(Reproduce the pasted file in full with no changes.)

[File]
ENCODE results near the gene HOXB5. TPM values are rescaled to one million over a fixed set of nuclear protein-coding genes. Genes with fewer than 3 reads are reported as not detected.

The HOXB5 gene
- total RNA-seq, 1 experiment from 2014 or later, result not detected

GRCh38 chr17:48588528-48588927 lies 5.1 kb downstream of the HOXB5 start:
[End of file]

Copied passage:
ENCODE results near the gene HOXB5. TPM values are rescaled to one million over a fixed set of nuclear protein-coding genes. Genes with fewer than 3 reads are reported as not detected.

The HOXB5 gene
- total RNA-seq, 1 experiment from 2014 or later, result not detected

GRCh38 chr17:48588528-48588927 lies 5.1 kb downstream of the HOXB5 start: